Q: If the Browns are willing to go into 2020 paying Olivier Vernon $15.5 million, why not upgrade to Jadeveon Clowney for $17.5 million? By cutting O.V. you’ll be getting the upgrade for about $2 million more of new money.
A: You got to the heart of the matter, as did @me80211837.
If it were as simple as paying Clowney $17.5 million in 2020, I think the Browns would lock in that deal. I believe they agree with you that Clowney is worth $2 million more than Vernon.
But there are likely other factors in play. Most notably: Is Clowney willing to take a one-year deal? And is he willing to take it with the Browns?
If the reports are right that Clowney began free agency looking for $20 million a year, then I’m sure he expected a multiyear deal. Just because he’s reportedly dropped his price doesn’t mean he’d agree to a one-year deal. The Browns may be willing to go $17 million a year for two years, but a longer commitment would affect their salary cap going forward and lock them into a deal with a player with an injury history and pedestrian sack numbers — his season best is 9.5. One of the advantages to keeping Vernon is his contract expires after 2020.
The final piece to analyze is how much of an upgrade is Clowney over Vernon. Yes, Vernon missed six games at the end of last season with a knee injury and finished with only 3.5 sacks, but he was solid against the run and coming on before the injury. Sacks aren’t everything, but Clowney managed only three in 13 games with Seattle last year.
Q: Would you shell out the big bucks for Jadeveon Clowney or Trent Williams?
A: Can I say neither?
If it were just about the money, I’d pay Williams before Clowney. Williams is an elite left tackle when healthy. Clowney has flashes of brilliance but hasn’t lived up to being the No. 1 pick of the 2014 draft.
I have two concerns about Williams that cause me to hesitate. He’s not a free agent, and I’d be unwilling to trade a first- or second-round pick then renegotiate his contract to pay him more than $15 million a year. I also don’t trust him staying healthy.
As for Clowney, I don’t think he’s worth $16 million a year. But as mentioned above, if you’re already scheduled to pay Vernon $15.5 million, I’d bite the bullet for one year.
Q: Scott, what percentage do you place on the Browns taking a left tackle in the draft?
A: I’ll go with 90 percent.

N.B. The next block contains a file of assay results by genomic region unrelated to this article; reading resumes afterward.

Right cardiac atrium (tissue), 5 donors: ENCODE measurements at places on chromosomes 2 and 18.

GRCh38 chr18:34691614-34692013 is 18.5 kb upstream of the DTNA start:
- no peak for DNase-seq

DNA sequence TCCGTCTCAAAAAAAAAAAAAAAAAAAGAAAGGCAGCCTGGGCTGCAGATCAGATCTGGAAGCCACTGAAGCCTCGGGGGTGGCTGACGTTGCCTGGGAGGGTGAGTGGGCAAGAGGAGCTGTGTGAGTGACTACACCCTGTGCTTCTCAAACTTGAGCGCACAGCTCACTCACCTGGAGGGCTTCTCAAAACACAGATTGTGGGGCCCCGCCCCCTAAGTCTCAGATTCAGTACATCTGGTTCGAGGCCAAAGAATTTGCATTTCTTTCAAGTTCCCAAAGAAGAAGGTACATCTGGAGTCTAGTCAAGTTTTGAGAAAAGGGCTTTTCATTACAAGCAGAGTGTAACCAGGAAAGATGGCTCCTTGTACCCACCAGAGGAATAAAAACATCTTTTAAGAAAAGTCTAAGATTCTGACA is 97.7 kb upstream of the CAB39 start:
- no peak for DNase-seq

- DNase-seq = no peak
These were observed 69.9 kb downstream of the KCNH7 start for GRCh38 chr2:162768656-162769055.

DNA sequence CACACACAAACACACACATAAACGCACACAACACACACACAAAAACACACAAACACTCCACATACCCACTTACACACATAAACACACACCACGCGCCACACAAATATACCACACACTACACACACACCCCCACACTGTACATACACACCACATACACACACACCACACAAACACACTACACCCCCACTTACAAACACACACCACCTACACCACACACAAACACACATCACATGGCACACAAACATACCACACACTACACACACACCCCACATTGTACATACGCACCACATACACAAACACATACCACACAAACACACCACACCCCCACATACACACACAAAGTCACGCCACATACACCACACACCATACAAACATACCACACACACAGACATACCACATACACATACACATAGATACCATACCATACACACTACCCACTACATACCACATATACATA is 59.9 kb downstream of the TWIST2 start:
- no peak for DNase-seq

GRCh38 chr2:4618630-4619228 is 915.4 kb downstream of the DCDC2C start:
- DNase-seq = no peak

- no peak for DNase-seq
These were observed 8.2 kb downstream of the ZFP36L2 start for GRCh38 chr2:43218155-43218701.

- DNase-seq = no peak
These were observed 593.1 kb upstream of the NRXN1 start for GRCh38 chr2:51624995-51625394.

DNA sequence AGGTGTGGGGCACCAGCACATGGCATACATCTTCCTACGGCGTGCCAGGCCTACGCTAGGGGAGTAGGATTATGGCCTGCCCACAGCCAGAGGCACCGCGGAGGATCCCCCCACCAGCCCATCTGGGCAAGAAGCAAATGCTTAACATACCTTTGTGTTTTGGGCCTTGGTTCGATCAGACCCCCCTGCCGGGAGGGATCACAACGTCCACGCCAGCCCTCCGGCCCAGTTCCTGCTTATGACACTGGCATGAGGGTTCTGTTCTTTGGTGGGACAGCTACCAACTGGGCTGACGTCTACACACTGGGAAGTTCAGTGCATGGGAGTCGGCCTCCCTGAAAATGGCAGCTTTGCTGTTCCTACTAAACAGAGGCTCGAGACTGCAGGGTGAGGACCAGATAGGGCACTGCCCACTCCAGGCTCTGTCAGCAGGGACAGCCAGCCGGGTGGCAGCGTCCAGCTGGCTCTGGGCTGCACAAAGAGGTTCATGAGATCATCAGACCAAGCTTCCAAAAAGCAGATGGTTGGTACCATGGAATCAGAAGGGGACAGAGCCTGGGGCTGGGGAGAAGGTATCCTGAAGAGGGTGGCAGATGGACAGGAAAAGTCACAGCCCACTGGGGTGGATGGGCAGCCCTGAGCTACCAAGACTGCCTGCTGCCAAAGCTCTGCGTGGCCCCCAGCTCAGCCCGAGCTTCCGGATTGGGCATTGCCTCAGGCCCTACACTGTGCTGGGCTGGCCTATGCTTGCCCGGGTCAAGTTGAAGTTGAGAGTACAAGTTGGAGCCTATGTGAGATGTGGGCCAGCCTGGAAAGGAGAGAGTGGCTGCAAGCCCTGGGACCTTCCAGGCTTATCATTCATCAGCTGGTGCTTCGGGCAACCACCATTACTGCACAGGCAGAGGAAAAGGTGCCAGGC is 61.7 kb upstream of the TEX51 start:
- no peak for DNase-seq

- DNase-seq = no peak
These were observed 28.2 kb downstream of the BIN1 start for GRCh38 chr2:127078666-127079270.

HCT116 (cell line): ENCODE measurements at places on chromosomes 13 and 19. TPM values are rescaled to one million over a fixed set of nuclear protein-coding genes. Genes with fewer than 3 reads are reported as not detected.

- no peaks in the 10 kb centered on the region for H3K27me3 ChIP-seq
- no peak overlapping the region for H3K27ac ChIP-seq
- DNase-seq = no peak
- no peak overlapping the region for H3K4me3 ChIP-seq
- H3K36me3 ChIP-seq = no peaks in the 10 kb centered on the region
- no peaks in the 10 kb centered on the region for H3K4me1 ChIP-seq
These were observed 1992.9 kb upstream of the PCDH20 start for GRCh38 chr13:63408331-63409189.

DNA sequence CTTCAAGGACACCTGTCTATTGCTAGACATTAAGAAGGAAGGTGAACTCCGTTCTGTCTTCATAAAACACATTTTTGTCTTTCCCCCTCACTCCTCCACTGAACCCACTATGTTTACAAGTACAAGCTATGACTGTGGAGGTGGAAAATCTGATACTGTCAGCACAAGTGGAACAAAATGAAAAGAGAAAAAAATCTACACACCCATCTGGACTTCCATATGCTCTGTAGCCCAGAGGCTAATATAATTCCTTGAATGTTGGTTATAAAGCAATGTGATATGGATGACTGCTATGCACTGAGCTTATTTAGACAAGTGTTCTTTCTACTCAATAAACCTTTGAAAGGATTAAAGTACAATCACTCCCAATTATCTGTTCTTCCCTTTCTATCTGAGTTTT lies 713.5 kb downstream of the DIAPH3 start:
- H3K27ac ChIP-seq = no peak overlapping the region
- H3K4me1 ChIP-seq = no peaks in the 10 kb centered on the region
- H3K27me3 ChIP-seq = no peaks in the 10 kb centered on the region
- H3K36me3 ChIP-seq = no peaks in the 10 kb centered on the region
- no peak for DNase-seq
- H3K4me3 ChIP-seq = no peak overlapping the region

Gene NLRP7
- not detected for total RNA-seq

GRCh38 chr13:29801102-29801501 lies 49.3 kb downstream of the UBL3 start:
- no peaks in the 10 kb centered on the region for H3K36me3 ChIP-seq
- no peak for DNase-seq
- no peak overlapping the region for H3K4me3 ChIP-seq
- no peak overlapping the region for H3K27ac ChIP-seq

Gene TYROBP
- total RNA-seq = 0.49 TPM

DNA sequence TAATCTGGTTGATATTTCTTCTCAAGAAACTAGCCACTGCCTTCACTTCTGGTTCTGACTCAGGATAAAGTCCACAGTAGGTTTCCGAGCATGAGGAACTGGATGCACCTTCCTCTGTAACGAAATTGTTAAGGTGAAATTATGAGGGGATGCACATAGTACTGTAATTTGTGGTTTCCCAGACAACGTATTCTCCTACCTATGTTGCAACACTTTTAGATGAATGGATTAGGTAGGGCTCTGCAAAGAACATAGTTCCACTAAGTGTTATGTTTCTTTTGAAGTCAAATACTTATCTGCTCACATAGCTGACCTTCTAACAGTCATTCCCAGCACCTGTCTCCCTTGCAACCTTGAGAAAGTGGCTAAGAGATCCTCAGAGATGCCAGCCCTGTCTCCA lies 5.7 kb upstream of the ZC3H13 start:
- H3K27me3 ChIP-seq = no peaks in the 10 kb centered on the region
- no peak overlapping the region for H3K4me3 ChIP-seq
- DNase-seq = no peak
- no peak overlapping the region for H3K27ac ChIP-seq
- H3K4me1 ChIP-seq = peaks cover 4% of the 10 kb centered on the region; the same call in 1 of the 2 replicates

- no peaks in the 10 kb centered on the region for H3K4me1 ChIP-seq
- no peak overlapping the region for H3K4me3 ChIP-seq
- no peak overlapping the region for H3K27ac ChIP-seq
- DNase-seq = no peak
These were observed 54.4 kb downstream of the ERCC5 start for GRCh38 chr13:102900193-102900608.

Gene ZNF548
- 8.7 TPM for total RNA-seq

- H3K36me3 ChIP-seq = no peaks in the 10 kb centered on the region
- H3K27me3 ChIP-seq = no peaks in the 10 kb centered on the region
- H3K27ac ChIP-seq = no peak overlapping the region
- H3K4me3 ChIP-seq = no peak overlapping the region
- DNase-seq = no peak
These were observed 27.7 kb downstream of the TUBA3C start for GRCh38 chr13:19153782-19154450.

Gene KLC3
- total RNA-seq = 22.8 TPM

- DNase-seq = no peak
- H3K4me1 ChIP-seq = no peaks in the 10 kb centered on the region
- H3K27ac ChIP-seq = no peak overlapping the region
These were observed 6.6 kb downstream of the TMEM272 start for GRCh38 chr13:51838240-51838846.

As it stands, the roster lacks any suitable starting options. So even if the Browns trade for Trent Williams or sign free agent Jason Peters, they should add a younger backup in the draft. And if they don’t add a starting-caliber veteran — which seems unlikely — they must fill the huge hole early in the draft.
If you’re asking the percentage on the Browns drafting a left tackle at No. 10, the number drops. A couple of other scenarios are legitimate options — trading down or drafting Clemson linebacker Isaiah Simmons if he’s on the board. So I’ll say 60 percent they stay at No. 10 and take a tackle.
Q: What position would you target in the 2nd round after left tackle in the 1st?
A: Assuming no free agent signings or trades before the draft, the Browns should be focused on defense, particularly safety, linebacker and defensive end. And that’s the order I’d rank the need.
The Browns agreed to a deal with Karl Joseph and signed backup Andrew Sendejo in free agency but need another starting safety. Their second-round pick at No. 41 seems like the sweet spot for landing one, with plenty of intriguing options.
Linebacker is also a concern, but at least the Browns have Mack Wilson, Sione Takitaki and B.J. Goodson. If the new regime believes in Takitaki, the urgency to find a starter is greatly reduced.
As for end, whether it’s Olivier Vernon, Jadeveon Clowney or Everson Griffen, the Browns should have a veteran starter to join Myles Garrett and backups Adrian Clayborn and Chad Thomas. They still need a long-term partner for Garrett, but it’s not the most pressing priority.